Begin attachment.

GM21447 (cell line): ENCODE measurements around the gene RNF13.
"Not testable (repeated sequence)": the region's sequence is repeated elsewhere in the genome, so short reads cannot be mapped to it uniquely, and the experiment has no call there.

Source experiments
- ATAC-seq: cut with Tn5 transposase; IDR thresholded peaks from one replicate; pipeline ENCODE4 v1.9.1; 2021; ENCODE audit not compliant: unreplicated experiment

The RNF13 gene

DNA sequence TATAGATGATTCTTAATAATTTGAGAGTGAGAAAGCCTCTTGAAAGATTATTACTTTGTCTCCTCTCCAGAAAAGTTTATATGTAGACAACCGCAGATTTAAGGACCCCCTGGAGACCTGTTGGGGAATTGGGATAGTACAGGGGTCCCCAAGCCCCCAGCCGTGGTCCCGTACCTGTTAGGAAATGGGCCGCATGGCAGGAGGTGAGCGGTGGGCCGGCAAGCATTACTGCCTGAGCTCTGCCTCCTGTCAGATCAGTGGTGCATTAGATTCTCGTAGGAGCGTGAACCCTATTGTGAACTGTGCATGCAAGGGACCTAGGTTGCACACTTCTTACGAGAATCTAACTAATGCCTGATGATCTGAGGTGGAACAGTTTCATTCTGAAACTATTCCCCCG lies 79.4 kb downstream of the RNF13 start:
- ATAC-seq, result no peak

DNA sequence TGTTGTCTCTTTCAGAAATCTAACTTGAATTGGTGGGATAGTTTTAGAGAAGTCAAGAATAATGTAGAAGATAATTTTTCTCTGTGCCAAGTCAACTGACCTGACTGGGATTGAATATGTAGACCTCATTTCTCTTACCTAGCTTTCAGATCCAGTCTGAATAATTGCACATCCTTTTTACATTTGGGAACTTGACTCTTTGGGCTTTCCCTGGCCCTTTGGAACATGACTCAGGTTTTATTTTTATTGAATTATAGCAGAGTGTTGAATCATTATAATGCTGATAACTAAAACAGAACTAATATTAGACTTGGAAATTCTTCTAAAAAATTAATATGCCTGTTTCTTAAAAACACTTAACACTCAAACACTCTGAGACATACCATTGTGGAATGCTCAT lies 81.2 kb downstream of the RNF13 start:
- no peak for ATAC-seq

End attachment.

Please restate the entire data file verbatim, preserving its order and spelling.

GM21447 (cell line): ENCODE measurements around the gene RNF13.
"Not testable (repeated sequence)": the region's sequence is repeated elsewhere in the genome, so short reads cannot be mapped to it uniquely, and the experiment has no call there.

Source experiments
- ATAC-seq: cut with Tn5 transposase; IDR thresholded peaks from one replicate; pipeline ENCODE4 v1.9.1; 2021; ENCODE audit not compliant: unreplicated experiment

The RNF13 gene

DNA sequence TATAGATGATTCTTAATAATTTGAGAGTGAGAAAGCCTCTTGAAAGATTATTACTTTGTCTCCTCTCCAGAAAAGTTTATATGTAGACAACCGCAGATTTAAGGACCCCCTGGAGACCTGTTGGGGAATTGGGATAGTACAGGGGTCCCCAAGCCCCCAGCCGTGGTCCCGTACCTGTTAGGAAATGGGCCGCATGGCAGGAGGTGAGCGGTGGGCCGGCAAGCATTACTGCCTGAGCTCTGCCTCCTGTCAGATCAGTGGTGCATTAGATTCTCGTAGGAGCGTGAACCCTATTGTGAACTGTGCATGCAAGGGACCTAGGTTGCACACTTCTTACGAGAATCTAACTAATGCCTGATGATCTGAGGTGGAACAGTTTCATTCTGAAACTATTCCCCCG lies 79.4 kb downstream of the RNF13 start:
- ATAC-seq, result no peak

DNA sequence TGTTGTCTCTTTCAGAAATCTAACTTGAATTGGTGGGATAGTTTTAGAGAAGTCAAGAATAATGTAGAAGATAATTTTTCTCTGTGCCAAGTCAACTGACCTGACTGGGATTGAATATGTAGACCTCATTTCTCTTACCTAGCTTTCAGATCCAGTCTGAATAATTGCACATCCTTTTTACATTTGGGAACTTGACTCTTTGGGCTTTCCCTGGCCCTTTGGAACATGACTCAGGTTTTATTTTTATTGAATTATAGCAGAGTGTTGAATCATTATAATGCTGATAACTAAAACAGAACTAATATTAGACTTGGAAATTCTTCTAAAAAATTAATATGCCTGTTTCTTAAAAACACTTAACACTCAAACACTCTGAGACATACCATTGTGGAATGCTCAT lies 81.2 kb downstream of the RNF13 start:
- no peak for ATAC-seq